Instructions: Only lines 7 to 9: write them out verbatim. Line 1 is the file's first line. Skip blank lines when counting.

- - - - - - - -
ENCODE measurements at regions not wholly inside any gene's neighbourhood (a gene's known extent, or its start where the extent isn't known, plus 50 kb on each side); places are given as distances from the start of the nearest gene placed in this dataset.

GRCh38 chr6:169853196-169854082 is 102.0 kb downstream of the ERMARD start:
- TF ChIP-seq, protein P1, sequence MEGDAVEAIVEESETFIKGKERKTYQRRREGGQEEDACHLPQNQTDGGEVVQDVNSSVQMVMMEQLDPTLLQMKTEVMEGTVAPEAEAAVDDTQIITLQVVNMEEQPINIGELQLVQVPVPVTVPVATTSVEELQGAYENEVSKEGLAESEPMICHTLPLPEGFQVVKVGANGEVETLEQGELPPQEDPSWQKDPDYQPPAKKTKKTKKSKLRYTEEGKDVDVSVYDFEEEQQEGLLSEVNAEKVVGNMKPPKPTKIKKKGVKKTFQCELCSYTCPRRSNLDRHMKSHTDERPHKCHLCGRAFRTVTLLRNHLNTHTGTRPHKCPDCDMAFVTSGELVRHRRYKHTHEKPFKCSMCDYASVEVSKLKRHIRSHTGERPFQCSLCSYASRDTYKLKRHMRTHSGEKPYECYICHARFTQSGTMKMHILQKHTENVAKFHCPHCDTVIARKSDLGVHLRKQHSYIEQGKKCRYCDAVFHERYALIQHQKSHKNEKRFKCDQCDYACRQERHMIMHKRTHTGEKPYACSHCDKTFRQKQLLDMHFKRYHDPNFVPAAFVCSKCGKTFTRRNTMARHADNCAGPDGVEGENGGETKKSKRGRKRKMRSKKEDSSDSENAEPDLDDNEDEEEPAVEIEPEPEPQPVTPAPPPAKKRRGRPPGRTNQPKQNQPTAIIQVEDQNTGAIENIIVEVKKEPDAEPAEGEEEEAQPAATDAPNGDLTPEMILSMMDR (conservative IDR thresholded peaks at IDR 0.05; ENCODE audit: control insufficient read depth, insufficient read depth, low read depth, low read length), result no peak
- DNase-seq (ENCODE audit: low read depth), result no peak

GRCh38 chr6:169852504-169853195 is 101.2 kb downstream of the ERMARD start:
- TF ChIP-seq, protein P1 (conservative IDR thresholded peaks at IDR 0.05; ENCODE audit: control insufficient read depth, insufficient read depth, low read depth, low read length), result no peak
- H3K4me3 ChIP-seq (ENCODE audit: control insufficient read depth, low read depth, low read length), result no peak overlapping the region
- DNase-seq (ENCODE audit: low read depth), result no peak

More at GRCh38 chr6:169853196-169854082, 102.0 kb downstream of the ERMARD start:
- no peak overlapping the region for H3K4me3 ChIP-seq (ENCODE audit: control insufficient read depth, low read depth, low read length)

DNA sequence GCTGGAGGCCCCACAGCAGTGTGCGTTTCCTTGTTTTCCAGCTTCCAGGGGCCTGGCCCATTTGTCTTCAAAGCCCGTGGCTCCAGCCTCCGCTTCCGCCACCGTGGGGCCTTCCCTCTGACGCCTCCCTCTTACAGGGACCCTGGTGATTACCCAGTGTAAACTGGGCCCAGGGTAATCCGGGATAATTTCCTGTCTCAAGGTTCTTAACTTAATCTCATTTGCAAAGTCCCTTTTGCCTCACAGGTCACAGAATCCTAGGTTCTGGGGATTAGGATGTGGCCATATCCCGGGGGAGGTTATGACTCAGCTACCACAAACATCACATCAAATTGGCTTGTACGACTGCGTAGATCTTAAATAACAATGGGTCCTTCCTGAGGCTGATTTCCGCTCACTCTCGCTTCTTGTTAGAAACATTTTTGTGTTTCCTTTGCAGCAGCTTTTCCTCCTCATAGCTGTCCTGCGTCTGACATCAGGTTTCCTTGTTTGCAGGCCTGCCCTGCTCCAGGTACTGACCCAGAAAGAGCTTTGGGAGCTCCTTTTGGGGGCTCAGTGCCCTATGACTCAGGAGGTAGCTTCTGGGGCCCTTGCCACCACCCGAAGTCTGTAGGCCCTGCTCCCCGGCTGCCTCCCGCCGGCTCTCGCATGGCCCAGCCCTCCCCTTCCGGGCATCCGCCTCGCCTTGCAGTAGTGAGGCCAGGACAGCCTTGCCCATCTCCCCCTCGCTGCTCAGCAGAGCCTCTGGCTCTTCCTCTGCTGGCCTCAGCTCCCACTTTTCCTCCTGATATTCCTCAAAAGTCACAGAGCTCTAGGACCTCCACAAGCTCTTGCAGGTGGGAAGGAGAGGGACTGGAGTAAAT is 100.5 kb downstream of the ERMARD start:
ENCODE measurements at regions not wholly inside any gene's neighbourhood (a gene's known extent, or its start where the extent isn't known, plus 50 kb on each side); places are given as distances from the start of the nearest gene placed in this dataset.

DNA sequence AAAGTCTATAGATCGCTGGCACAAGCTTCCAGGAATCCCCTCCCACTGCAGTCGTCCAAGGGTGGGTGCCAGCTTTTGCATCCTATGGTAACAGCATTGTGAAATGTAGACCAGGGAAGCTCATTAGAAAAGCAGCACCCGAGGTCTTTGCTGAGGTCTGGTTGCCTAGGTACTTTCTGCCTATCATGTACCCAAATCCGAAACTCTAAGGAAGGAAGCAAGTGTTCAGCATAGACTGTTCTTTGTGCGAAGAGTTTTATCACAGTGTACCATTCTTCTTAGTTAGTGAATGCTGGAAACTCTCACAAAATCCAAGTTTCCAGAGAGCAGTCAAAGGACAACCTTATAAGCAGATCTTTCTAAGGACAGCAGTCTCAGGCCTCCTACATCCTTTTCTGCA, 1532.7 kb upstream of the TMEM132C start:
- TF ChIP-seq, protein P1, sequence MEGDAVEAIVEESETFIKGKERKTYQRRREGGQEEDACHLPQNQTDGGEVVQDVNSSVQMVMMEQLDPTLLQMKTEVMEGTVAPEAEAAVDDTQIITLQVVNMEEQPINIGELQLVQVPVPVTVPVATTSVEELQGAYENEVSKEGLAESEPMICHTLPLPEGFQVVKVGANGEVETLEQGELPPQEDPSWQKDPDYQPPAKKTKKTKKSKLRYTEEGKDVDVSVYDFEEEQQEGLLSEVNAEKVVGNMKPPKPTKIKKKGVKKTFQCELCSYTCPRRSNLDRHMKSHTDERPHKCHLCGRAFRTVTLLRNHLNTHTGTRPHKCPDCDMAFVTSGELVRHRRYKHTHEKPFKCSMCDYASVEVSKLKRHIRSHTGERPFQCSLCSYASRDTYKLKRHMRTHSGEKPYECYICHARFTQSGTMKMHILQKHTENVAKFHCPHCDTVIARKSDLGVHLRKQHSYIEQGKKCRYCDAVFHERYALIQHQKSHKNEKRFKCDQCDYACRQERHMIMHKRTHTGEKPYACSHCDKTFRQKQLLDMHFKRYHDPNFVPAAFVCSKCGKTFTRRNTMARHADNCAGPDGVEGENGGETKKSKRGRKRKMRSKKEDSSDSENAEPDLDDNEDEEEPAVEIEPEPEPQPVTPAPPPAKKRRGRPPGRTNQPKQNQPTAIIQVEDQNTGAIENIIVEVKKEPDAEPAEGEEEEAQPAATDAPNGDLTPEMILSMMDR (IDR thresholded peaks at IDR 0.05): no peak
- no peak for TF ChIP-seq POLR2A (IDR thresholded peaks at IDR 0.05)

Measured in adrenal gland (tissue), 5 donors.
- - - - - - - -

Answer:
- H3K4me3 ChIP-seq (ENCODE audit: control insufficient read depth, low read depth, low read length), result no peak overlapping the region
- DNase-seq (ENCODE audit: low read depth), result no peak

More at GRCh38 chr6:169853196-169854082, 102.0 kb downstream of the ERMARD start: